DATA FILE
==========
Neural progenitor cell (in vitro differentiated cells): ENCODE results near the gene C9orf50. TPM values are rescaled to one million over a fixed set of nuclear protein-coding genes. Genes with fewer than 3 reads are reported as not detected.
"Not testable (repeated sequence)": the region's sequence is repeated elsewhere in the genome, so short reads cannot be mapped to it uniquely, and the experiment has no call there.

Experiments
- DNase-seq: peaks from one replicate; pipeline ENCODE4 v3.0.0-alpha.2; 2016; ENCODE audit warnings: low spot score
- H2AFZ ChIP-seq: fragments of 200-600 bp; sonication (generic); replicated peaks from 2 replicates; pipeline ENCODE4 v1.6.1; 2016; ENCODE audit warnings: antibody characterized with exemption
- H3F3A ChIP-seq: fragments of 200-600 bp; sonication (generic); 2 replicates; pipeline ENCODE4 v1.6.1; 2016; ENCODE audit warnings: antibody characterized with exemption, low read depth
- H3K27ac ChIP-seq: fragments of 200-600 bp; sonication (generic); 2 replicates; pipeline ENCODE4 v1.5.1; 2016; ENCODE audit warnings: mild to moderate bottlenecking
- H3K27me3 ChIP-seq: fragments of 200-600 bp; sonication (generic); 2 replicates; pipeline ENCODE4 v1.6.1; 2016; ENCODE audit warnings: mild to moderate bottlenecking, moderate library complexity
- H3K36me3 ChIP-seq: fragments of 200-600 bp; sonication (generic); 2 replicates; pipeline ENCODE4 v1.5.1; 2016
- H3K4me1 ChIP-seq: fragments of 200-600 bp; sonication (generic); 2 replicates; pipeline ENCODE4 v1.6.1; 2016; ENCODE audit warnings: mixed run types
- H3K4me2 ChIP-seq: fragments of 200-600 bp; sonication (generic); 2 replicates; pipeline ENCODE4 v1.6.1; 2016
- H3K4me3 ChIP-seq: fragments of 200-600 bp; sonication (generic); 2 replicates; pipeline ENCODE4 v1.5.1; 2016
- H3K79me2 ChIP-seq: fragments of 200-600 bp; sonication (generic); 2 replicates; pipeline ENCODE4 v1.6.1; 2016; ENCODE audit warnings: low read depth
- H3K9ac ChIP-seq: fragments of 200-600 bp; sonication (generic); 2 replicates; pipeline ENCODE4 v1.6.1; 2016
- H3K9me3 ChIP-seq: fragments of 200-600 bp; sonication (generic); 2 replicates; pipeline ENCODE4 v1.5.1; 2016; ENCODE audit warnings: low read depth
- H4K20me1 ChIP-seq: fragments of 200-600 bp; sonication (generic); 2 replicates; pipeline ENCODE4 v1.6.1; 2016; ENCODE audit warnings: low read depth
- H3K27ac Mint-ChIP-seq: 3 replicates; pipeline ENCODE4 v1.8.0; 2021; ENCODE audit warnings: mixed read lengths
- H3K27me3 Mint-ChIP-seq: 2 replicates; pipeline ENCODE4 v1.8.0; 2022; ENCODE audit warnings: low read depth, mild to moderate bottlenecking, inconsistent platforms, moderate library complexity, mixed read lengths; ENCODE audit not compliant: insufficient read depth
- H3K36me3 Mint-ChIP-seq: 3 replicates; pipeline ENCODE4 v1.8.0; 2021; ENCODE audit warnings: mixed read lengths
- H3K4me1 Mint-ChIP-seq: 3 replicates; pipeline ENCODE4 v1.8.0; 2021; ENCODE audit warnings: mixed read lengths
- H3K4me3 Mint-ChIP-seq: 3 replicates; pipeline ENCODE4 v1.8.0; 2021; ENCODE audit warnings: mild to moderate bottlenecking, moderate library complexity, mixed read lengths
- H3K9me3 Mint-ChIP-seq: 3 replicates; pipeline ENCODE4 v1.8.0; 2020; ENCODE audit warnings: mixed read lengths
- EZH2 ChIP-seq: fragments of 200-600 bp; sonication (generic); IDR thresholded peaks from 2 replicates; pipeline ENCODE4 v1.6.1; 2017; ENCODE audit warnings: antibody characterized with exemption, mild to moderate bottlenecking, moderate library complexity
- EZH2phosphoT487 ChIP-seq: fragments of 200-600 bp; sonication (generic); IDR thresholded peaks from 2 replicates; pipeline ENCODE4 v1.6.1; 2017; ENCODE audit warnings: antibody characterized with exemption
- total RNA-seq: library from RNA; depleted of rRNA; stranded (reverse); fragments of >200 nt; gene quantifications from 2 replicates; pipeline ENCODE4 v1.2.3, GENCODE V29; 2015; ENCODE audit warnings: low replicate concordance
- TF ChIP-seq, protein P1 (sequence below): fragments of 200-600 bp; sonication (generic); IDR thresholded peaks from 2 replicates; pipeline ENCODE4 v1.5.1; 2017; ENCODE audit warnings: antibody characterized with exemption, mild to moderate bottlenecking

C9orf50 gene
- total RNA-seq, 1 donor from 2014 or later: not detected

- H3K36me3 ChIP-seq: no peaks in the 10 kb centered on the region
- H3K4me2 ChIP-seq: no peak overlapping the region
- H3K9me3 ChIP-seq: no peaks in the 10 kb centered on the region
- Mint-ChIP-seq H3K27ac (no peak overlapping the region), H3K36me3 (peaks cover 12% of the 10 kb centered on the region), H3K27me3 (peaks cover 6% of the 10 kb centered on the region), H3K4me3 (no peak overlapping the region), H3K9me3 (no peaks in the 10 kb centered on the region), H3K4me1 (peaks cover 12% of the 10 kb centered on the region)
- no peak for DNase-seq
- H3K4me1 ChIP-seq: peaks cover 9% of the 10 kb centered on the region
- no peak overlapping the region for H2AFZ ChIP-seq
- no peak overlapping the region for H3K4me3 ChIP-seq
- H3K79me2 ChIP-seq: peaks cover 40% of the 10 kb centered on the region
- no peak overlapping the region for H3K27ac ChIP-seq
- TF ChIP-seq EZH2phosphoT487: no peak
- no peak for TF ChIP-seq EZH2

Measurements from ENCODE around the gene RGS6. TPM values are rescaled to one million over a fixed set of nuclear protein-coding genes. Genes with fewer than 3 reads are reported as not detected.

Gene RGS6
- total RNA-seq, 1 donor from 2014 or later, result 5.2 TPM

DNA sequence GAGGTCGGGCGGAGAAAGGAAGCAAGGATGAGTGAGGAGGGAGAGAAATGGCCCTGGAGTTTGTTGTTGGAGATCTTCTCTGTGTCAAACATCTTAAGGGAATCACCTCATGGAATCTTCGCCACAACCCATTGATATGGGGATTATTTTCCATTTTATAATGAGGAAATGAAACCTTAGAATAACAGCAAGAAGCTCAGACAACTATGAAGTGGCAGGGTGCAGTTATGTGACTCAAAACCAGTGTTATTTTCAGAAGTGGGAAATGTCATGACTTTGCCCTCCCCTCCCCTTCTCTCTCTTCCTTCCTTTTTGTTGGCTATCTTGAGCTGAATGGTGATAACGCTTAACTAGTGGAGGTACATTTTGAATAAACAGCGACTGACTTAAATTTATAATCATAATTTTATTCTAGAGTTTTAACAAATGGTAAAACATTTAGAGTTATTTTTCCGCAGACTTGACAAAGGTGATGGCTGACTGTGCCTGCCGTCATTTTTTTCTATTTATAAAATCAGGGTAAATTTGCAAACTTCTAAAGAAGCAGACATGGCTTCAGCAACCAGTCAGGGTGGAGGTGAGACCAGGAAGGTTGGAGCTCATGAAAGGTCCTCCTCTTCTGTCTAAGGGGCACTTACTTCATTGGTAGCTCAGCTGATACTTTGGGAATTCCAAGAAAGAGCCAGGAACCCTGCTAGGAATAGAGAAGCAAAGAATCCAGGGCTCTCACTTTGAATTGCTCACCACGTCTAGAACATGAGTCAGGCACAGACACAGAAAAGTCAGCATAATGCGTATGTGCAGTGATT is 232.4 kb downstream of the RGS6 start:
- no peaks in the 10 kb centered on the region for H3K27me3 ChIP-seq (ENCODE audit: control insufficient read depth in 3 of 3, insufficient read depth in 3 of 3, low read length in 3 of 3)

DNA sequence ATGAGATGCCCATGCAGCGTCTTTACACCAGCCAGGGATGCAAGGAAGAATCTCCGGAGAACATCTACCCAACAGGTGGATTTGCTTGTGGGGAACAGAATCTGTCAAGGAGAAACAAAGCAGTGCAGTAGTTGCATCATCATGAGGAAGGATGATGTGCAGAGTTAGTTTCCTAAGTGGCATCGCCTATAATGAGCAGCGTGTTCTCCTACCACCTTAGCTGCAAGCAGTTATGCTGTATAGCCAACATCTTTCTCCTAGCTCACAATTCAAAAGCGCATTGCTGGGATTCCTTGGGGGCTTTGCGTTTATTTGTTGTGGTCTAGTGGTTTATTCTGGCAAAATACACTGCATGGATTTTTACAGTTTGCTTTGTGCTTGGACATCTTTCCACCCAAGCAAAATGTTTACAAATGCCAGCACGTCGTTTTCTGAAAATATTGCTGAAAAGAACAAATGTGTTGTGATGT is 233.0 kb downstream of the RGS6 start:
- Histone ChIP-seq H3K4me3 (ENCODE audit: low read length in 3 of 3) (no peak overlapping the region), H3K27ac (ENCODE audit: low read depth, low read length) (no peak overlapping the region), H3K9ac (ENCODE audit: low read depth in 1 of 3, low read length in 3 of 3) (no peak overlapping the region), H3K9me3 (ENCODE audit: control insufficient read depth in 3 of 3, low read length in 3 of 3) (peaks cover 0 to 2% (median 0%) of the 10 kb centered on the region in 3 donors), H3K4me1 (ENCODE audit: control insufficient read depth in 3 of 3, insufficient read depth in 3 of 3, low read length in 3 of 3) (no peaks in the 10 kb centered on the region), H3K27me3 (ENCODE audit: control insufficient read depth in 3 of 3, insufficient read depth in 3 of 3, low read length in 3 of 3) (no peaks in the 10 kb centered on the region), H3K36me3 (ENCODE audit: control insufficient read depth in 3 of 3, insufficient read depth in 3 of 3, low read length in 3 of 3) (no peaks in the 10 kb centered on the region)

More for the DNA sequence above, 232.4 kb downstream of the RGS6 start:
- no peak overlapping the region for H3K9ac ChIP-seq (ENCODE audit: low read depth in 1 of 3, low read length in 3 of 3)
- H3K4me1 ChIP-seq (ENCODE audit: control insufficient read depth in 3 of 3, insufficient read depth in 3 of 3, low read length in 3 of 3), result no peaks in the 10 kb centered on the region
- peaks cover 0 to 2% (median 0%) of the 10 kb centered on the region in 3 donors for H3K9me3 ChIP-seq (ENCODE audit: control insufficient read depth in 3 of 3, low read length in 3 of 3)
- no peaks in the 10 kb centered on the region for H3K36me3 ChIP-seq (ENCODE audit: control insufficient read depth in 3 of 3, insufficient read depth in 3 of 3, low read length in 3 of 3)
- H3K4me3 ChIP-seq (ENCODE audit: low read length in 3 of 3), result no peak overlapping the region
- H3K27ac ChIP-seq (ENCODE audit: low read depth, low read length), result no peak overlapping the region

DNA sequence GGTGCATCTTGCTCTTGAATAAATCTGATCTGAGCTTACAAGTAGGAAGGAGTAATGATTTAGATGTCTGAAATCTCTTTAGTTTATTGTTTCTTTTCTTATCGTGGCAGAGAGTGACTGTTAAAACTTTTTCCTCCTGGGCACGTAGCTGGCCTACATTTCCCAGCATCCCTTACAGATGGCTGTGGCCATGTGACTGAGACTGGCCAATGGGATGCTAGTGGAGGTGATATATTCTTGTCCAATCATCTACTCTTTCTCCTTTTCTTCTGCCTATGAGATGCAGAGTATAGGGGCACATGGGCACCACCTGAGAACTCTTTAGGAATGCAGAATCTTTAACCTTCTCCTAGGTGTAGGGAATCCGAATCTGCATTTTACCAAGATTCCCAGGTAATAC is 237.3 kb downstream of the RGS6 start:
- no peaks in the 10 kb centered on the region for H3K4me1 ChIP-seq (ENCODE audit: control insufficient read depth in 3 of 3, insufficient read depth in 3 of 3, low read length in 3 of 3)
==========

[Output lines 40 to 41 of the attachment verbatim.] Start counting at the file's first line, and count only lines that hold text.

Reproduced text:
- no peak for TF ChIP-seq EZH2

Measurements from ENCODE around the gene RGS6. TPM values are rescaled to one million over a fixed set of nuclear protein-coding genes. Genes with fewer than 3 reads are reported as not detected.